The coalition also advises these agencies on working together and with groups in other countries to speed the development of vaccines, drugs and other tools for fighting diseases.
"Congress funds the government on a year-to-year basis, so every year we have to come back to the drawing board," said Erin Will Morton, director of the Global Health Technologies Coalition and one of the authors of the report.
This year's report found that, although there was an uptick in U.S. investment in research and development between 2013 and 2014, all of the additional money went to Ebola. Funding for other neglected diseases, including HIV, malaria and tuberculosis, decreased -- continuing a downward trend that began in 2009.
In 2014, the United States invested about $1.425 billion in R&D for neglected diseases other than Ebola, down from about $1.475 in 2013 and $1.65 billion in 2009. (Figures are adjusted for inflation.)
According to the report, an increase in investment would be money well spent. Research
suggests that it would cost the global economy $4.5 billion in regular annual spending to protect against disease outbreaks, but the emergency response to pandemics is much costlier, at more than $60 billion a year. A 2012 report by the coalition found that for every $1 the government invests in the National Institutes of Health, it gets a return of more than $2
in goods and services in addition to the creation of new jobs.
Although the report stated that the cuts to Ebola funding in 2012 is a "stark example" of how failure to invest can backfire, the lesson seems to have been missed. The White House recently announced it would redirect money
that had been designated for Ebola to fight the Zika virus because Congress has been unwilling to approve emergency funding for Zika. "Unfortunately that [Ebola] money is not 'leftover,' as we are not in the clear with Ebola," Morton said.
The American public might be more aware of the need to invest in R&D because of the recent headline-grabbing outbreaks of Ebola and Zika, "but we have to not forget about these existing threats that we have been working on for so long," Morton said. In 2014, 1.4 million people contracted HIV in sub-Saharan Africa, and myriad efforts, including improving access to treatments and prevention strategies, will be needed to stem the HIV/AIDS epidemic, the report noted. And while deaths due to malaria and tuberculosis have decreased substantially in recent decades, it will take investment in vaccine development and improved treatments to end these scourges.
The report pointed to earlier research
that estimated doubling the global annual investment in health R&D from $3 billion to $6 billion by 2020 would make it possible to achieve the United Nations Sustainable Development Goals for improved health, including controlling infectious disease and reducing death rates among mothers and children.
In the United States, specifically, the report recommended that Congress appropriate between $3 million and $34 million to various health agencies in the 2017 budget. The report also urged Congress to explore ways to increase funding from the private and philanthropic sectors, such as by asking for matching contributions and offering tax credits to private groups.
"Doubling the investment in global health R&D [to $6 billion] seems like a huge step... but consider the budget of the Department of Homeland Security," which was about $60 billion in 2014, said Mary Woolley, president and CEO of Research!America, a nonprofit alliance that advocates for health research in the United States. Woolley and Research!America were not involved in the current report.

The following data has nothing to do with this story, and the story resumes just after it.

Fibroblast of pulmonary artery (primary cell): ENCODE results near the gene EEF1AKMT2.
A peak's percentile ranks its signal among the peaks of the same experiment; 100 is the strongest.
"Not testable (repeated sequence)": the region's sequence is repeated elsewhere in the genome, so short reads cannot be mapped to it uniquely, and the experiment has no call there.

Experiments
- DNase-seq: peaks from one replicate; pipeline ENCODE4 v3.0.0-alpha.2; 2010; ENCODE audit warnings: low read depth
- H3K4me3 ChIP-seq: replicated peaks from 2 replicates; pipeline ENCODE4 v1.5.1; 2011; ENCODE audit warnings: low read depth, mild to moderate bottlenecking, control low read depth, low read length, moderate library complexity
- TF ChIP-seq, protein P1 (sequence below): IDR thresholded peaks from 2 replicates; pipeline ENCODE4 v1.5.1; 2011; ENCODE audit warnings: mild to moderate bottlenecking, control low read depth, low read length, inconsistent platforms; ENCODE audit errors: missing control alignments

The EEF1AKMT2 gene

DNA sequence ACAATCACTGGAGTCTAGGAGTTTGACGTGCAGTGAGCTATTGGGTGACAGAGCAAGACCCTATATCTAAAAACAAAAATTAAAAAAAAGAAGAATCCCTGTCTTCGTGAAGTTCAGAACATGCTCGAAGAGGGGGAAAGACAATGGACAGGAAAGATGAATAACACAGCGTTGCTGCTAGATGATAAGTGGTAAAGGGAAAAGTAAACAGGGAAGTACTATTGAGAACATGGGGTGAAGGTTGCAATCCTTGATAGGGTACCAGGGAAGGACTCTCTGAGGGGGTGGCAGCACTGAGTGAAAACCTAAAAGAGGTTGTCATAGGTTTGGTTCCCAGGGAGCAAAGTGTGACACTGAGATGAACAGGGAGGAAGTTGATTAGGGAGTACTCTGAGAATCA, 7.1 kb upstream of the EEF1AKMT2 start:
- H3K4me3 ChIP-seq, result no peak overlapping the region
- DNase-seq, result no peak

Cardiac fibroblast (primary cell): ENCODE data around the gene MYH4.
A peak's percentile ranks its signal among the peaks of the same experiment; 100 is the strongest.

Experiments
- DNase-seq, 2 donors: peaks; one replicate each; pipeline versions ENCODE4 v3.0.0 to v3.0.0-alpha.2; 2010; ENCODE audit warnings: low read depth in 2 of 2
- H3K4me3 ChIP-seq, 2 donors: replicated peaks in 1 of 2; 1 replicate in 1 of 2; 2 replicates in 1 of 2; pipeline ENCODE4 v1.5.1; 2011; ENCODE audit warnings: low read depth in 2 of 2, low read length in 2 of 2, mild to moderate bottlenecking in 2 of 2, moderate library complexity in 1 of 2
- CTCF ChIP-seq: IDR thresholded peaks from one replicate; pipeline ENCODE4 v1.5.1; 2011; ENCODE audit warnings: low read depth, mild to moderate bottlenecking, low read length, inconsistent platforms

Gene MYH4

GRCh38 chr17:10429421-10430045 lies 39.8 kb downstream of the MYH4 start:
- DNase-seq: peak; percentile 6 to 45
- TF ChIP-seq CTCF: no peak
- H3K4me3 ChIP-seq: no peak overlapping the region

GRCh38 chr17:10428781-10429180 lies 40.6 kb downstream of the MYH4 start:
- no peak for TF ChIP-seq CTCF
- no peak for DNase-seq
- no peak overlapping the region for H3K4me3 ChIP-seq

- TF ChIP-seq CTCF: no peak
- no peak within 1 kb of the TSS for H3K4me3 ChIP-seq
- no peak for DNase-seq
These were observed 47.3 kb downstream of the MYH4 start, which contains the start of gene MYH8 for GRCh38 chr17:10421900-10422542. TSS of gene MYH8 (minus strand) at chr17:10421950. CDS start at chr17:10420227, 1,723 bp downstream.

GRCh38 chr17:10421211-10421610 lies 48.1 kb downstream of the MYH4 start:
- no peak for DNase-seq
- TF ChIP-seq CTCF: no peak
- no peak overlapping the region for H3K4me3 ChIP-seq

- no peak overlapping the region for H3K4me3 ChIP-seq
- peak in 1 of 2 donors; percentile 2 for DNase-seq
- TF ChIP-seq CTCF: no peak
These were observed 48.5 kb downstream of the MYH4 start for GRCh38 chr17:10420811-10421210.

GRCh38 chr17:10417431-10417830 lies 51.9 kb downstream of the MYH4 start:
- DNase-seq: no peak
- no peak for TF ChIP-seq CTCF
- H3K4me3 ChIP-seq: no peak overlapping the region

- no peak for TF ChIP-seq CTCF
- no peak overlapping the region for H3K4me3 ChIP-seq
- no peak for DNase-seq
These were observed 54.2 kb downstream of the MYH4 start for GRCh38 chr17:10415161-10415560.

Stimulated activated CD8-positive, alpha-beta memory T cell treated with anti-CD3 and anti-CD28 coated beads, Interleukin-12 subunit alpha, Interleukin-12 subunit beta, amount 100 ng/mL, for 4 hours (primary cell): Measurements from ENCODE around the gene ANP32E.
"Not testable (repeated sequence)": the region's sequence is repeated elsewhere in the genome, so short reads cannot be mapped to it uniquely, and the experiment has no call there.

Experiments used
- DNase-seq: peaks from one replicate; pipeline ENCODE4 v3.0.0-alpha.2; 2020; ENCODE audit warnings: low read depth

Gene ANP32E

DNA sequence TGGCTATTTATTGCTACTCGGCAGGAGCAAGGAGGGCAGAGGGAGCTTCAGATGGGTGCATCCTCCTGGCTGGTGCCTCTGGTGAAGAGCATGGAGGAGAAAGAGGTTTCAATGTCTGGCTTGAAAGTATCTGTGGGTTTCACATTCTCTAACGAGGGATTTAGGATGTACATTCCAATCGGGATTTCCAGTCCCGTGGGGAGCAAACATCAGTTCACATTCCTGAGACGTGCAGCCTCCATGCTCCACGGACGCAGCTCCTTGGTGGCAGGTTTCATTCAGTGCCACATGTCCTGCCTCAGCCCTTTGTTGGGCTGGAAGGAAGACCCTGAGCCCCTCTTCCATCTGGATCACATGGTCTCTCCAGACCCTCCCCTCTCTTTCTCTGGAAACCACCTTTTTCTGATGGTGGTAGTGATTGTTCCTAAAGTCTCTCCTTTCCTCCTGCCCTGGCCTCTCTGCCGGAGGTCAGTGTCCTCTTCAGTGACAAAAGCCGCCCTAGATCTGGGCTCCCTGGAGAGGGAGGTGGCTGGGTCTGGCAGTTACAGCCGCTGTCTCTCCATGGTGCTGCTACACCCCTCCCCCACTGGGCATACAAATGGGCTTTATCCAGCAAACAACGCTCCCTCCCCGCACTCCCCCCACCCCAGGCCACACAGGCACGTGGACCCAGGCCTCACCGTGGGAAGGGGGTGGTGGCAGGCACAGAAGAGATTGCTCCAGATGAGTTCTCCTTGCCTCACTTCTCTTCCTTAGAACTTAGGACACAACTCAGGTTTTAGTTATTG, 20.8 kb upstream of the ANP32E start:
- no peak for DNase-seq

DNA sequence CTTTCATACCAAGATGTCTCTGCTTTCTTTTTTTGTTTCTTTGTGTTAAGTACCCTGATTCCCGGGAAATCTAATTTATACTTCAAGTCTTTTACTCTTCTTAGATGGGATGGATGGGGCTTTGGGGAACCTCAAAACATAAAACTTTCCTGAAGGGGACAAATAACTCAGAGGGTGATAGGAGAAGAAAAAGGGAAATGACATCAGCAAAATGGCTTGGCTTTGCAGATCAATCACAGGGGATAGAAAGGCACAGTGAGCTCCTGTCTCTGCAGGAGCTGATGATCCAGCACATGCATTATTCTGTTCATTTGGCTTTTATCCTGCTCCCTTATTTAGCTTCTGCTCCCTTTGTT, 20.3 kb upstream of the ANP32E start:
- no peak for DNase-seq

"When you think about keeping your country secure, you need to think about keeping the health of the people who live here secure," Woolley said. And medical advances that happen in the United States can help people all over the world, she added.
After increasing its investment in R&D for neglected diseases steadily each year from 2004 to 2009, U.S. funding has been waning since 2009, with the exception of a peak in 2012. The decline tracks with the global recession and the housing collapse, and will hopefully reverse now that the economy has recovered, Woolley said. However, global funding should not be at the whim of economic trends, and needs to increase steadily every year, she said.
"(This research) can be cost effective if it is well targeted," said Dr. Patrick Kachur, principal deputy director of the Centers for Disease Control and Prevention's Center for Global Health. "We have some (evidence) at CDC that investments in R&D around disease models helped us estimate the projected number of Ebola cases in West Africa and helped us plan the response to curtail that epidemic."
But in addition to a sustained program of R&D, there will also be times when emergency funding is needed "to take those last steps of the R&D cycle toward a usable product," Kachur said.
One of the goals set by the new report is for the seven government agencies involved in global health R&D, including the CDC, to work together more efficiently. The report asked Congress to define the roles of the various agencies as they collaborate with each other. There are some success stories to look to, such as when the CDC, FDA and the U.S. Department of Defense came together during the Ebola outbreak to develop personal protective equipment and expedite drug approvals by the FDA, Morton said.
Despite the state of R&D funding for global health issues, there has been a surge in the number of drugs for neglected disease that are in the pipeline, from 215 in 2004 to almost 500 in 2015. However, some of these drugs might have been developed before funding stagnated in 2009, Morton said.
The coalition's next report on the return on investment of global health funding is expected in 2017.
"We are very interested to look at... what kind of an effect the stagnation had," Morton said.